It’s World UFO Day: 4 Songs About Aliens To Help You Celebrate

July 2 is World UFO Day, and to help everyone celebrate, here are four songs that feature aliens in some shape or form. Sometimes it’s humans in communication with extra terrestrials, sometimes it’s getting aboard a starship and heading out to space. Either way, here are some of our favorite songs about aliens for your World UFO Day.

Videos by American Songwriter

[RELATED: 4 Songs Inspired by Aliens and Outer Space]

Calling Occupants of Interplanetary Craft – Klaatu, notably covered by The Carpenters

“Calling Occupants of Interplanetary Craft” was originally written and recorded by Canadian band Klaatu in 1975. The following year, the Carpenters covered it, adding the tagline “(The Recognized Anthem Of World Contact Day).” This song was a huge hit for the brother and sister duo, showcasing Karen Carpenter’s crystalline vocals. It appeared on many of their compilation albums after that, and led to the TV special The Carpenters…Space Encounters.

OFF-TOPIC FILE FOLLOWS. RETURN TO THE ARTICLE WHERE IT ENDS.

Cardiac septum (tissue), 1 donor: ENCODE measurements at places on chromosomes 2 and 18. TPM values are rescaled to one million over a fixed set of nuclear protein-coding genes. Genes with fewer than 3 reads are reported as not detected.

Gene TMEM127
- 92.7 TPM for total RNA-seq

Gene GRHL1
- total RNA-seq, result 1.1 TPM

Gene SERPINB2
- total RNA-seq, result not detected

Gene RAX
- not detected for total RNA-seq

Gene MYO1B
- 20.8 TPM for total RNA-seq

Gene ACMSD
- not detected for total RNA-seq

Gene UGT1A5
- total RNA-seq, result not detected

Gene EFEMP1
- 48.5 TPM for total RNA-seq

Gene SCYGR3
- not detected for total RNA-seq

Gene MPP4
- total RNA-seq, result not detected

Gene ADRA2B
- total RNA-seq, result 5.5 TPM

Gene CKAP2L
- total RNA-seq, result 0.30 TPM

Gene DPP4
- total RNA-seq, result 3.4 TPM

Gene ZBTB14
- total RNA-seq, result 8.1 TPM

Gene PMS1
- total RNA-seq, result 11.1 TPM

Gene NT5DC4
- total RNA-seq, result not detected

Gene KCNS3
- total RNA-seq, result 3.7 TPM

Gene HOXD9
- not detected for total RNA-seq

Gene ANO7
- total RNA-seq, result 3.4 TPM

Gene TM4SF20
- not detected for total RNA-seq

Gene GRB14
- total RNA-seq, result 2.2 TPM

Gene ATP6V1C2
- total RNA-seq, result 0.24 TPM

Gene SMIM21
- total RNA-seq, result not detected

Have You Seen the Saucers – Jefferson Airplane

“Have You Seen the Saucers” was originally a B-side to “Mexico” from 1970, which were to be released on the album Bark. However, when Marty Balin left the band, the album was not completed. “Have You Seen the Saucers” appears live on the album Thirty Seconds Over Winterland and showcases the absolute shredding prowess of Jorma Kaukonen.

Come Sail Away – Styx

Beginning with twinkling piano, Styx’s 1977 hit “Come Sail Away” may start out sounding like a song about a sea voyage, but quickly turns into climb[ing] aboard a starship and head[ing] for the skies.” The song, written and performed by Dennis DeYoung, touches on nostalgia and achieving your dreams. It heads into solid, steadfast guitar phrasing in the chorus, going on a journey of futuristic blips and synth near the end.

Starman – David Bowie

As part of his persona Ziggy Stardust, David Bowie released “Starman” in 1972. It was a direct response to RCA’s request for a single from Bowie, but it’s still an interesting track. The chorus references “Over the Rainbow” from The Wizard of Oz, alluding to the Starman’s extraterrestrial origins. The story of the lyrics is that Ziggy Stardust is bringing the news of a Starman to the youth of the world, bringing hope and salvation. “Starman” is written from the point of view of a child who hears Ziggy’s radio broadcast.

Featured Image by Central Press/Getty Images

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